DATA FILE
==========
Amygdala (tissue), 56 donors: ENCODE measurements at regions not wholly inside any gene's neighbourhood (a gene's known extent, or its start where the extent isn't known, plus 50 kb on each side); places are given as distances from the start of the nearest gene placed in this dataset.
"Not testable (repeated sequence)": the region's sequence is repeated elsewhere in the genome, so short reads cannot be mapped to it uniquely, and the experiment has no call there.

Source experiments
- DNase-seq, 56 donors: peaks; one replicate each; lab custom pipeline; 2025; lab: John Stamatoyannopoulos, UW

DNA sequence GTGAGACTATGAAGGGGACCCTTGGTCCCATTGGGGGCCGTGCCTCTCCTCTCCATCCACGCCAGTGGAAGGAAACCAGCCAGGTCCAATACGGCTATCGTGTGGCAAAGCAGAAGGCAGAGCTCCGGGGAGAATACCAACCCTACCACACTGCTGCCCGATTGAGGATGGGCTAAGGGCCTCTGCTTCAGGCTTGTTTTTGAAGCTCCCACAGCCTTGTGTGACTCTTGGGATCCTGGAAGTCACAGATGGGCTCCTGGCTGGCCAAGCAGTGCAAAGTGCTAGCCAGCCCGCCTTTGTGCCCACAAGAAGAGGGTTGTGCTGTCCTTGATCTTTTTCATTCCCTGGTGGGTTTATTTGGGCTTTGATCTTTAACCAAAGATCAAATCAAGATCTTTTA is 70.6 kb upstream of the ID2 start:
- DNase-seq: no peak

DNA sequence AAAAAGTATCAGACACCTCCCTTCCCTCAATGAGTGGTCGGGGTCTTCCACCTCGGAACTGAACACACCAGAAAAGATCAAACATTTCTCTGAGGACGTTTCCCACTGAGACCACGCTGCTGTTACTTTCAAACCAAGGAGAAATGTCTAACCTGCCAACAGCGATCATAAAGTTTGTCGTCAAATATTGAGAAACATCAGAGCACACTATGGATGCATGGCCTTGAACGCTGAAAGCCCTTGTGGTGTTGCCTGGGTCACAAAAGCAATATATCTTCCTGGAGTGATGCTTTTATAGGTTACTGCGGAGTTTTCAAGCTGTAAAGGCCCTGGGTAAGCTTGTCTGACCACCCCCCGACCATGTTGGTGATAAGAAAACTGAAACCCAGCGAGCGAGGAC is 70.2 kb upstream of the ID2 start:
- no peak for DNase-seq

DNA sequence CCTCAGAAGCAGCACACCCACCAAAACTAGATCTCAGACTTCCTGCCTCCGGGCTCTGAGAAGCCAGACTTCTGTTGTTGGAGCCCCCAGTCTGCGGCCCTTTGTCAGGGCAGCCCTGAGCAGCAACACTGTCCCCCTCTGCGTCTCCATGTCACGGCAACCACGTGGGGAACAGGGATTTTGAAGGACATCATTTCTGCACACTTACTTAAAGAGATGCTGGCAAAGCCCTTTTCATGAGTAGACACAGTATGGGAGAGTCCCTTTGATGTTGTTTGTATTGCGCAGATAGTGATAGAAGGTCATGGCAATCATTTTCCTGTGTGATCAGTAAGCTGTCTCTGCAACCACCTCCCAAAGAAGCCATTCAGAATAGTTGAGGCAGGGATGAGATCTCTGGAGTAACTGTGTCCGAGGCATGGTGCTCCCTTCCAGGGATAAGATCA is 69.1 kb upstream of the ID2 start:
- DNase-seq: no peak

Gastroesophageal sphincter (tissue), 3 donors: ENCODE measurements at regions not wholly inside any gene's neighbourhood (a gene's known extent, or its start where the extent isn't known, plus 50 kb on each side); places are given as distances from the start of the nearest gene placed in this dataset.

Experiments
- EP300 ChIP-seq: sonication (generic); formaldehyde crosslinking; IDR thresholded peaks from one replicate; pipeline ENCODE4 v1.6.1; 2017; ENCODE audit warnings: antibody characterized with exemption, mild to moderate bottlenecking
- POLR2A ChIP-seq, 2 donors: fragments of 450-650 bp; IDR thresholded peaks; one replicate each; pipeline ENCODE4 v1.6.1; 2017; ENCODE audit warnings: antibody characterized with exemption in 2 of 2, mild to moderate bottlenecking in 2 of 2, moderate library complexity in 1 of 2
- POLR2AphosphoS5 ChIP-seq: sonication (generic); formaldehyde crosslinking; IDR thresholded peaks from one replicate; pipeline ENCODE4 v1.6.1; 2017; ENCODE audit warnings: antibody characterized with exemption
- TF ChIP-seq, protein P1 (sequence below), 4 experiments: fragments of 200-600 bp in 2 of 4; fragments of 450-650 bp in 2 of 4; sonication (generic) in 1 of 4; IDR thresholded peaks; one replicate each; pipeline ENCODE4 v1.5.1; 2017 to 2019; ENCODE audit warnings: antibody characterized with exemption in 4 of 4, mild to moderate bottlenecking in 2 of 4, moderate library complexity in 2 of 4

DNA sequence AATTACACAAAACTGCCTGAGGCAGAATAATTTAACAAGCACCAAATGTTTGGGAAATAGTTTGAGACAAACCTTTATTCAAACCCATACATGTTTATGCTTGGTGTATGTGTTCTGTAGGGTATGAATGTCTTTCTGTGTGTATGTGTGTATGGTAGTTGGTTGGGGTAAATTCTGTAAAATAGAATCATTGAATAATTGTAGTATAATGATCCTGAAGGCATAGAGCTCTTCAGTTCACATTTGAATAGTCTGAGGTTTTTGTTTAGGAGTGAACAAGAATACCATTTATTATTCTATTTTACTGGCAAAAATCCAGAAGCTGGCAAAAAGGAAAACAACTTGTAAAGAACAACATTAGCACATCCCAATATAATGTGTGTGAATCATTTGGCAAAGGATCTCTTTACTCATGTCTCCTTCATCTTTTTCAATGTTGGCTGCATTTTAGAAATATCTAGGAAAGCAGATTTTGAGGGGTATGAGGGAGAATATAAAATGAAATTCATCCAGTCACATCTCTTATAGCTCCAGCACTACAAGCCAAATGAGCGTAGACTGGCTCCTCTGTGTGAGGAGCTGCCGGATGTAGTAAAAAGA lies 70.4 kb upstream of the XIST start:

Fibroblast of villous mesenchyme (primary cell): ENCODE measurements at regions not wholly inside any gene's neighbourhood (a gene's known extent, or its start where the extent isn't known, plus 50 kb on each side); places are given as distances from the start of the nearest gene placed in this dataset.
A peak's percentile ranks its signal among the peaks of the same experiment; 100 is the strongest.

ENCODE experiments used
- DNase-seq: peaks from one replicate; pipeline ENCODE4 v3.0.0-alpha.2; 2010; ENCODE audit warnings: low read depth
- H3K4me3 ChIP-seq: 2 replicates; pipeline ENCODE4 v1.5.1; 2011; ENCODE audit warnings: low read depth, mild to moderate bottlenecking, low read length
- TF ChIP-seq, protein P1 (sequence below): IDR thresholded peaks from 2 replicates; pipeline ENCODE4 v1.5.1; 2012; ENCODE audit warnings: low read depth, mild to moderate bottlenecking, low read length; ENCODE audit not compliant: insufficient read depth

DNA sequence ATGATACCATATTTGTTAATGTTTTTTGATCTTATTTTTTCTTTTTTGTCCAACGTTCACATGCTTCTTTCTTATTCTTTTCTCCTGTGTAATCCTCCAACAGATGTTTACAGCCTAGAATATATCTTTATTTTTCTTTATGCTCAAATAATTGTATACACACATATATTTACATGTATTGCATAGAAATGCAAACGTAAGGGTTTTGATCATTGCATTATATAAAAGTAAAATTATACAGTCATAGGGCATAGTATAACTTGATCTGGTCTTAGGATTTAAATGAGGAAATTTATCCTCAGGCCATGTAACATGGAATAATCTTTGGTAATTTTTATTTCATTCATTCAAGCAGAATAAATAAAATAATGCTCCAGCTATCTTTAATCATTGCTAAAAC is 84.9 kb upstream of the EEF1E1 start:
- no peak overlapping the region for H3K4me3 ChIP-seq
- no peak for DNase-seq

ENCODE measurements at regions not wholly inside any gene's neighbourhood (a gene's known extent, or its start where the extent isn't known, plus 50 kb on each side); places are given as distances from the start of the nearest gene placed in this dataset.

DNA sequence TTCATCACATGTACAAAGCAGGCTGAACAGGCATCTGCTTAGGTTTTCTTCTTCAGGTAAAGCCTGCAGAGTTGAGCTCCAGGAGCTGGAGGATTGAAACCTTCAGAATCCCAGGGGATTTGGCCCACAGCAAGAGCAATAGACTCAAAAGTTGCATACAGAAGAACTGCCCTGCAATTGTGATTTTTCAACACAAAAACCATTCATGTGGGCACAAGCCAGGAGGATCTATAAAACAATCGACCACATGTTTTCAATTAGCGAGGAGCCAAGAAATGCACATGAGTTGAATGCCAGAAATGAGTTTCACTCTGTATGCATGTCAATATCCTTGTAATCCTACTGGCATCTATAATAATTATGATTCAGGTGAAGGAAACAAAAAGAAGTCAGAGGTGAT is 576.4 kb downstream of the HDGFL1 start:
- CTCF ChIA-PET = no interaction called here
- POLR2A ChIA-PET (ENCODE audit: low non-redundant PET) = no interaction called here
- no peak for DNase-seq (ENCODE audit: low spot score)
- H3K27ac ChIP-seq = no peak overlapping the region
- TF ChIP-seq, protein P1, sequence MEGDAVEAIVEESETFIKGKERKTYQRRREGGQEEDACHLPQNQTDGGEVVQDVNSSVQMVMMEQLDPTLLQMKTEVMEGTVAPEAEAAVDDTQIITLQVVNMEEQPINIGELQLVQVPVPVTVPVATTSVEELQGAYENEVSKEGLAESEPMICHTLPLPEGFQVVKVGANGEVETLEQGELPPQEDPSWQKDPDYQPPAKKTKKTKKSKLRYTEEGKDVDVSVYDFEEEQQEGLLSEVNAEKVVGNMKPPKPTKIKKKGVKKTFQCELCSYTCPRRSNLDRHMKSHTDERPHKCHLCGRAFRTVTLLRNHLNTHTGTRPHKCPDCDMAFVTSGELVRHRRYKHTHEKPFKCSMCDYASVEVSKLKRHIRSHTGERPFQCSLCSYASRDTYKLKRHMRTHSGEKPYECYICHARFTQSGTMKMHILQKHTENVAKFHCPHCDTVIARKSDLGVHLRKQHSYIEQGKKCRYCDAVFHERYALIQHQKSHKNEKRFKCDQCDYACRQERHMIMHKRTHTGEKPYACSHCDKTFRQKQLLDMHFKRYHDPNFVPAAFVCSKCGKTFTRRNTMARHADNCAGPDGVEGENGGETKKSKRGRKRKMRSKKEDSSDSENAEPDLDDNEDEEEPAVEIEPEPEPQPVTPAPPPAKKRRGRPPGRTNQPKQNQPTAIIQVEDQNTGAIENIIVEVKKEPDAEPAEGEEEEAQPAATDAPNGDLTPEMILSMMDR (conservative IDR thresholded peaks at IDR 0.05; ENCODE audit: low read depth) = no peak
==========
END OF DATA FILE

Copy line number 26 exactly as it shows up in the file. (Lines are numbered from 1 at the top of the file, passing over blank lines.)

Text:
- no peak for DNase-seq